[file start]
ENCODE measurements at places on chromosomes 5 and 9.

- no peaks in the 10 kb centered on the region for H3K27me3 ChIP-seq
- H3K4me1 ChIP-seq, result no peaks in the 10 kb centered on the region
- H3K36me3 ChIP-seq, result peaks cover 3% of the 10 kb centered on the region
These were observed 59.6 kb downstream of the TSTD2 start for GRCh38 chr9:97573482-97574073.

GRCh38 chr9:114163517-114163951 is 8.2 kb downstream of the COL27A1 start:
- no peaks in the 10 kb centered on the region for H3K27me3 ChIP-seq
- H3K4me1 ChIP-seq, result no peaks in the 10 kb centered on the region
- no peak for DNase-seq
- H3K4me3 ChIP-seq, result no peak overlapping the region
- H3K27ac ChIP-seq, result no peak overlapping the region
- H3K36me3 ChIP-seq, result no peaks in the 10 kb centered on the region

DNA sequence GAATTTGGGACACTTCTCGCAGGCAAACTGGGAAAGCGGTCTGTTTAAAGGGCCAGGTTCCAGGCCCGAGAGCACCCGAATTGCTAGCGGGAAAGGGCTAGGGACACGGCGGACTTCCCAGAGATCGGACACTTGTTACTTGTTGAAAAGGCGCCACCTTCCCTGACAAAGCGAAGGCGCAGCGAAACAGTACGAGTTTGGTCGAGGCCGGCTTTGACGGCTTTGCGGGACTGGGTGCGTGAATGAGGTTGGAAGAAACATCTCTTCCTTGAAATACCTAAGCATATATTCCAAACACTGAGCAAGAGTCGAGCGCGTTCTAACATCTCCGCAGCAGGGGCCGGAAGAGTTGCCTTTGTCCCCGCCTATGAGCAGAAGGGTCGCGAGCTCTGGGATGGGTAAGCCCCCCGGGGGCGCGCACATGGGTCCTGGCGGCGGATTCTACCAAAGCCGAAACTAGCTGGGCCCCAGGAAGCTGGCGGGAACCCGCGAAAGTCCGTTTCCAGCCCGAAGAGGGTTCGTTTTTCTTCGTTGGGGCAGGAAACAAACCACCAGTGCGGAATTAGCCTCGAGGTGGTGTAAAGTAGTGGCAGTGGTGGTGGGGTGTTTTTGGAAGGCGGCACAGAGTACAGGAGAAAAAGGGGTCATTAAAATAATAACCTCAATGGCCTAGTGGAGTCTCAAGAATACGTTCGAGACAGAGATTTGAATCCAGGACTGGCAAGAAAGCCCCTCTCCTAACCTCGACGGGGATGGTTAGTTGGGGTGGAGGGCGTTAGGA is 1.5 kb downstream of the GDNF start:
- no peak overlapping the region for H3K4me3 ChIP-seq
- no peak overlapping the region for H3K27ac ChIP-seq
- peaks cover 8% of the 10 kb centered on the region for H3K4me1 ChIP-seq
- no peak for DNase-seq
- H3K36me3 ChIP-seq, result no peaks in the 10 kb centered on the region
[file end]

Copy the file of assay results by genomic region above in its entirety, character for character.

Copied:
ENCODE measurements at places on chromosomes 5 and 9.

- no peaks in the 10 kb centered on the region for H3K27me3 ChIP-seq
- H3K4me1 ChIP-seq, result no peaks in the 10 kb centered on the region
- H3K36me3 ChIP-seq, result peaks cover 3% of the 10 kb centered on the region
These were observed 59.6 kb downstream of the TSTD2 start for GRCh38 chr9:97573482-97574073.

GRCh38 chr9:114163517-114163951 is 8.2 kb downstream of the COL27A1 start:
- no peaks in the 10 kb centered on the region for H3K27me3 ChIP-seq
- H3K4me1 ChIP-seq, result no peaks in the 10 kb centered on the region
- no peak for DNase-seq
- H3K4me3 ChIP-seq, result no peak overlapping the region
- H3K27ac ChIP-seq, result no peak overlapping the region
- H3K36me3 ChIP-seq, result no peaks in the 10 kb centered on the region

DNA sequence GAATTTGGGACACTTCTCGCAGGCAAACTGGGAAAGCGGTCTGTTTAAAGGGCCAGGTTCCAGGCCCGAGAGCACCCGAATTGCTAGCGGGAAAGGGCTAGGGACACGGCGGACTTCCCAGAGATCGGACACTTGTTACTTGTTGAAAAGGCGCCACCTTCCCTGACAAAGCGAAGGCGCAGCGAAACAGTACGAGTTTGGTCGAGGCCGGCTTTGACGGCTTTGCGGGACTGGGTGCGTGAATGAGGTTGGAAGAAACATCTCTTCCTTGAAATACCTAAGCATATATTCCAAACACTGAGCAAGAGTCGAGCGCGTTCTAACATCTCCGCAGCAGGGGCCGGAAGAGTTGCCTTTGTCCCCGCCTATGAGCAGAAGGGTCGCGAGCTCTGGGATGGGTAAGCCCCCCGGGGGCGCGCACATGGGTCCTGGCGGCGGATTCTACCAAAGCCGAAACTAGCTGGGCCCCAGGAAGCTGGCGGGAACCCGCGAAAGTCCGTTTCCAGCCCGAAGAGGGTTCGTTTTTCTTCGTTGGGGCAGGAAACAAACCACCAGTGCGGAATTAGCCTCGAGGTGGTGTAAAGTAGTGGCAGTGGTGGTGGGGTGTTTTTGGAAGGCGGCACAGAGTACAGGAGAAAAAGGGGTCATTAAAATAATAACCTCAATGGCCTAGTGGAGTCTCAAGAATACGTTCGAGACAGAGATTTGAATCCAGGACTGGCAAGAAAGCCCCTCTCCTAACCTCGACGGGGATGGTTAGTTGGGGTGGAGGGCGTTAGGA is 1.5 kb downstream of the GDNF start:
- no peak overlapping the region for H3K4me3 ChIP-seq
- no peak overlapping the region for H3K27ac ChIP-seq
- peaks cover 8% of the 10 kb centered on the region for H3K4me1 ChIP-seq
- no peak for DNase-seq
- H3K36me3 ChIP-seq, result no peaks in the 10 kb centered on the region